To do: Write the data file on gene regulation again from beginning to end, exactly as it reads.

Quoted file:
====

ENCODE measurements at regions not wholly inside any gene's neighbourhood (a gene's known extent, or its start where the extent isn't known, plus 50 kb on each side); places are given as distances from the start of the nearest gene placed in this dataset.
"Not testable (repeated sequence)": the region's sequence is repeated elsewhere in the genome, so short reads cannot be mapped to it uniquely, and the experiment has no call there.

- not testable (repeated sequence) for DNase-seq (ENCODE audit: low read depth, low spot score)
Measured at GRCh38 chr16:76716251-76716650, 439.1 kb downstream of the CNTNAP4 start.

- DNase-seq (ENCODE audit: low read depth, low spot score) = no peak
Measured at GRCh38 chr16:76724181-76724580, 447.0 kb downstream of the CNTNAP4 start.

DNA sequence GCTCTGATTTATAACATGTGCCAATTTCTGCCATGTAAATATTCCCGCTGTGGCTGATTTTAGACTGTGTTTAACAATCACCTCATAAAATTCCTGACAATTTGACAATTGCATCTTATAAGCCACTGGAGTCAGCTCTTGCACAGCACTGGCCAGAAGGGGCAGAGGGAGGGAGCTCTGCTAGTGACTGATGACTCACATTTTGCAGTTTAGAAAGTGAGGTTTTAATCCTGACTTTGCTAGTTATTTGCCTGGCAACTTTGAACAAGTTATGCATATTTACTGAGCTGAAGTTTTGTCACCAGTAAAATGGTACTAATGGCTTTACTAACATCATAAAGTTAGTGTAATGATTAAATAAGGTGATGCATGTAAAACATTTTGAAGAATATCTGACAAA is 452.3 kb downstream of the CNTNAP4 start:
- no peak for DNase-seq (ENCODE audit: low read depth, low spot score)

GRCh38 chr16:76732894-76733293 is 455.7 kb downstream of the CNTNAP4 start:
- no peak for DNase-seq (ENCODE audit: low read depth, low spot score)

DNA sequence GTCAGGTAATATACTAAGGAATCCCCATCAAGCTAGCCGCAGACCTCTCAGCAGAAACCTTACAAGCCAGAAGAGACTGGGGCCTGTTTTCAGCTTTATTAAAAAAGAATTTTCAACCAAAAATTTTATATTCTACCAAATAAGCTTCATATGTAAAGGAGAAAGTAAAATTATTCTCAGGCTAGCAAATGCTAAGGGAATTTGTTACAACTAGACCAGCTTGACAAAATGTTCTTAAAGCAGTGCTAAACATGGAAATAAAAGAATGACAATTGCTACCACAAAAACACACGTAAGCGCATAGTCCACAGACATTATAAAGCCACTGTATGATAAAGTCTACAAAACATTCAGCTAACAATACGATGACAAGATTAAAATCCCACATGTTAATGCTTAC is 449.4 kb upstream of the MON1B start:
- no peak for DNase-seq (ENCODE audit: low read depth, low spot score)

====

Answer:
ENCODE measurements at regions not wholly inside any gene's neighbourhood (a gene's known extent, or its start where the extent isn't known, plus 50 kb on each side); places are given as distances from the start of the nearest gene placed in this dataset.
"Not testable (repeated sequence)": the region's sequence is repeated elsewhere in the genome, so short reads cannot be mapped to it uniquely, and the experiment has no call there.

- not testable (repeated sequence) for DNase-seq (ENCODE audit: low read depth, low spot score)
Measured at GRCh38 chr16:76716251-76716650, 439.1 kb downstream of the CNTNAP4 start.

- DNase-seq (ENCODE audit: low read depth, low spot score) = no peak
Measured at GRCh38 chr16:76724181-76724580, 447.0 kb downstream of the CNTNAP4 start.

DNA sequence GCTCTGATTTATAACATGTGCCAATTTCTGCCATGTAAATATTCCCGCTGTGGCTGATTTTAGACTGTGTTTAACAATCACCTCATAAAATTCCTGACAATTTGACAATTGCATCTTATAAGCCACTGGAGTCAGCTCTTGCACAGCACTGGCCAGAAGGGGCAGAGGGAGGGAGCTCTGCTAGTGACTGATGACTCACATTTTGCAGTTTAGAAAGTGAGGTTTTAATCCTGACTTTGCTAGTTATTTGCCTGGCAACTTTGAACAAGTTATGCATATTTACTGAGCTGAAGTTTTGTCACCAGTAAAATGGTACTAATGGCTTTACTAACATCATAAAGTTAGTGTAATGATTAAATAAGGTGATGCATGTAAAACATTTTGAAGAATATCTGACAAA is 452.3 kb downstream of the CNTNAP4 start:
- no peak for DNase-seq (ENCODE audit: low read depth, low spot score)

GRCh38 chr16:76732894-76733293 is 455.7 kb downstream of the CNTNAP4 start:
- no peak for DNase-seq (ENCODE audit: low read depth, low spot score)

DNA sequence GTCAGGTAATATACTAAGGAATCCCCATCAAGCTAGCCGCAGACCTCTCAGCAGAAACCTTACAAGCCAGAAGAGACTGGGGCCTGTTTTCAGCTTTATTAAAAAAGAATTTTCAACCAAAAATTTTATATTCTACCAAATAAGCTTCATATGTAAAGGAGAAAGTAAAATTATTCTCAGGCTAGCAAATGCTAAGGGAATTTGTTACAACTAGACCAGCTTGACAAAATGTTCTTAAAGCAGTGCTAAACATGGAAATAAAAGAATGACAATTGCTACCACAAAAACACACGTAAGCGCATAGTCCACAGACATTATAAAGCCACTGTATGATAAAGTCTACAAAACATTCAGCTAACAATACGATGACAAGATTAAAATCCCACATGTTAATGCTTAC is 449.4 kb upstream of the MON1B start:
- no peak for DNase-seq (ENCODE audit: low read depth, low spot score)